AA6000CELIA LISSET ALVAREZ was born in Madrid, Spain to Cuban refugees fleeing from the Castro regime en- route to Miami. Alvarez has lived in Miami all her life since, and acquired first an MFA in creative writing and then an MA in literature from the University of Miami, where she met her husband, fellow Cuban-American poet/scholar Rafael Miguel Montes. They have two daughters, Lucy and Sara. Alvarez’s debut collection was the Spire Press Award-winning Shapeshifting (Spire Press 2006), which was quickly followed by a second collection, The Stones (Finishing Line Press 2006). Her poems have appeared in numerous journals and anthologies, such as Fifth Wednesday Journal and BloodLotus, and the anthologies Obsession: Sestinas for the 21st Century (Dartmouth UP 2014) and Eating Her Wedding Dress: A Collection of Clothing Poems (Ragged Sky Press 2009). Her short stories have appeared in Fringe and zingmagazine, and the anthology Women Moving Forward: Narratives of Identity, Migration, Resilience, and Hope, Vol. 1. (Cambridge Scholars Press 2006). She has also written essays and reviews for Prairie Schooner, Thanal Online, Grist, the Southern Humanities Review, Jacket, and Lore: An E-Journal for Teachers of Writing. Alvarez has taught English composition and literature and scientific and creative writing at the University of Miami, Miami Dade College, Florida International University, and St. Thomas University. She also spent four years teaching high school at Our Lady of Lourdes Academy, an all-girls Catholic school. She is currently the editor of Prospectus: A Literary Offering. In a review of The Stones, Matt Merritt writes that Alvarez’s poetry contains “highly sensual, occasionally synaesthetic imagery that really grabs you. You taste, smell and feel the Caribbean and Florida. Beach roads, markets, Sunday church services— they’re all there, recognisable and never sentimentalised:”





Mbizo CHIRASHA, Contributing Editor  to the Diasporian Online. Mbizo CHIRASHA -( Chronicler and Publisher , AFRICA WRITERS CARAVAN. Chief Editor at TIME OF THE POET REPUBLIC. Projects Curator at WOMAWORDS LITERARY PRESS. Chief Influencer at Brave Voices Poetry Journal. Author and Editor at Porcupine Quill. UNESCO-RILA Affiliate Artist. 2020 Free Speech Fellow at PEN Deutschland.2020 Poet in Residence of the Fictional Café . 2019 African Fellow of the Contributing Writer at Monk Arts and Soul Magazine . Literary Arts Activism Diplomatie at Bezine Arts and Humanities Magazine and The Poet A Day. Featured Poetry Artist at World BeyondWar.Org. Arts Features and Political commentary Writer at Cultural Weekly. Featured African Writer at Demer Press International Poetry Series . Featured African Performance Poet at 2020 Medellin International Poetry Festival. Featured Poet/Writer at INKSWEATAND TEARS Journal.2019 Live Literature Hub Curator/Producer at Sotambe International Film Arts FESTIVAL. 2009 Poet in Residence at International Africa Culture and Development, ICACD). 2003 Young Literary Arts Delegate of ZimBookFair to Goteborg International Book Fair, SIDA African Pavilion . Co-Editor of a three Languages International collection STREET VOICES with prominent Germany Author Andreas Weiland . Featured Poet at Cervena Barva Press Newsletter. Literary Arts and Poetry Contributor to the Zimbabwean Voice of the Voiceless Newspaper. African Participant to the World Poetry Almanac Book Series in Mongolia. Resident Coordinator for 100 Thousand POETS for Peace- Zimbabwe. Founder and Creative Director at GirlChildcreativity Project . Writer in Residence. Global LITERARY Arts Projects Influencer. Published Author and International Acclaimed Poet.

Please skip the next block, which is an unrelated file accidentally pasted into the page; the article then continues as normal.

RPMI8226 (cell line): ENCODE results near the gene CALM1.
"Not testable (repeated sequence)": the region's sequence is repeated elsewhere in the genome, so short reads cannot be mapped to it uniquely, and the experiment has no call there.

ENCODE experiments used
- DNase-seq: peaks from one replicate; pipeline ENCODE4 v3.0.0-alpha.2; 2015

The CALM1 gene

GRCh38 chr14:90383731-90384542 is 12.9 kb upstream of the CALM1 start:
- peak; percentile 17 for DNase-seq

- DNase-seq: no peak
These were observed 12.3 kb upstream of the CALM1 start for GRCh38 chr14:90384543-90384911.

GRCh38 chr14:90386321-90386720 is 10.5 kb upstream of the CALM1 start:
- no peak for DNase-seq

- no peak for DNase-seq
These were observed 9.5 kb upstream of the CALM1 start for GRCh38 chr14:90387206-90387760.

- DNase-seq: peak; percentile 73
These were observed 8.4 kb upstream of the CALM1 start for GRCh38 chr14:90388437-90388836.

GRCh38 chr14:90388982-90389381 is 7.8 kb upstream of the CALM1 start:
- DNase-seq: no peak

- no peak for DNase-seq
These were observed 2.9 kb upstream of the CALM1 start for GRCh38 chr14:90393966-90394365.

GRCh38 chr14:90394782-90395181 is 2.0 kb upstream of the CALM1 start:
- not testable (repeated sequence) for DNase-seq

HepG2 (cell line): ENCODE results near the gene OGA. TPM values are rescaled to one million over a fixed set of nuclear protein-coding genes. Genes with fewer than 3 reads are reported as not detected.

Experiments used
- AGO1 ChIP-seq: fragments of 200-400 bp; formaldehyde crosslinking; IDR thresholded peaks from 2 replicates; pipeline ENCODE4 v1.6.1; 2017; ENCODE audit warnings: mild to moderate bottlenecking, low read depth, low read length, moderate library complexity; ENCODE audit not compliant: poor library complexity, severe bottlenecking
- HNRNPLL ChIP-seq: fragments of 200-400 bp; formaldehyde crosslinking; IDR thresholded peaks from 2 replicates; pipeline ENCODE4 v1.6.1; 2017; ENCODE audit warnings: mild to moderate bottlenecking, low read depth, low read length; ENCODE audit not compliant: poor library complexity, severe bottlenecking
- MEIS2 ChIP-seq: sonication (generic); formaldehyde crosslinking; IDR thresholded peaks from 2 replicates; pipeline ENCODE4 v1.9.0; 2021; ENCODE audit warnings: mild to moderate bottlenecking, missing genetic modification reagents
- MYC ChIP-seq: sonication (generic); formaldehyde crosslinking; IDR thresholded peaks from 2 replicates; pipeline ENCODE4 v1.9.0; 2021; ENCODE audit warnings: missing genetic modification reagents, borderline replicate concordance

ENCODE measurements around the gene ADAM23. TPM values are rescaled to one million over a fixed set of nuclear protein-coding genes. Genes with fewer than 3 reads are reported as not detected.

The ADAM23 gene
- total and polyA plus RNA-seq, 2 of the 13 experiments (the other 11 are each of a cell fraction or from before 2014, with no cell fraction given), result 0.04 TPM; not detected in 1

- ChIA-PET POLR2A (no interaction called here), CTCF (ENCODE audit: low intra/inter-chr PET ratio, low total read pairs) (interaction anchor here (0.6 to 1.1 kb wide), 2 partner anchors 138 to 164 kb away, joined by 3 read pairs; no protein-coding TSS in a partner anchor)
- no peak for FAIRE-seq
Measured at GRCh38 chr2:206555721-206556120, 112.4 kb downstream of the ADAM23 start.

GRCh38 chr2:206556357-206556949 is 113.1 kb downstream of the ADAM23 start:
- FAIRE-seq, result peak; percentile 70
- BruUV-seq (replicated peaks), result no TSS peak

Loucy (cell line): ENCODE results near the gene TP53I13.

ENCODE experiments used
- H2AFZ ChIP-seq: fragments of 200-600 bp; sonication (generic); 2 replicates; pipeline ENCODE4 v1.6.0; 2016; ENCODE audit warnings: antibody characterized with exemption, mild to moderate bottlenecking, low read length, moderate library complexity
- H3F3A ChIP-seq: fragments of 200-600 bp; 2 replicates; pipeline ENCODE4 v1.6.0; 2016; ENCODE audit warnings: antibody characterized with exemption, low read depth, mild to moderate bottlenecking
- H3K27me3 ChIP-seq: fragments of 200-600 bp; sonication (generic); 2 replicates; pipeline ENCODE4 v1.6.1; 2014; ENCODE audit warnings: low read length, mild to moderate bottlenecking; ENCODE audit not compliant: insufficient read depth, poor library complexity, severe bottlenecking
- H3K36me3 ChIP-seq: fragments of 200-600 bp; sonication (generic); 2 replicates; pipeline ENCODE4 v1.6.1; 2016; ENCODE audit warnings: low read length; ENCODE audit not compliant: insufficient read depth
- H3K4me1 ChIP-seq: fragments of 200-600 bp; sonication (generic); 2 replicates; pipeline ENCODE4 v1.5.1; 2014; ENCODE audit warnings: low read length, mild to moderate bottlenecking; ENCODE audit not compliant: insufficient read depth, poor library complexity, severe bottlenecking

TIME  OF  THE    POET REPUBLIC -An Internet based Poetry Center, Archiving Theme based Digital Poetry Anthologies and Profiling Iconic Poets and Writers The Journal – This journal is published four times a year and Its selection of ten best poems from well established poets . The Journal will also feature prolific poetry book reviews by world class poetry reviews. Time of the Poet Anthology Series– a global poetry call platform that have matured from being a single profile blog article into a globally acclaimed theme based anthology series with the latest SECOND NAME OF EARTH IS PEACE – a multi-genre collection of short stories ,hybrid essays,flash fiction and poetry for peace and freedom of expression reflections. INSIDE the Poetry Cafe– This section features Profiles of established Poets , Writers and Artists from around the globe and Submissions are by invitation. Drum Beat Vibe- News on Fellowships ,publications , poetry stories and hot news.



Leave a Reply

Fill in your details below or click an icon to log in: Logo

You are commenting using your account. Log Out /  Change )

Google photo

You are commenting using your Google account. Log Out /  Change )

Twitter picture

You are commenting using your Twitter account. Log Out /  Change )

Facebook photo

You are commenting using your Facebook account. Log Out /  Change )

Connecting to %s

This site uses Akismet to reduce spam. Learn how your comment data is processed.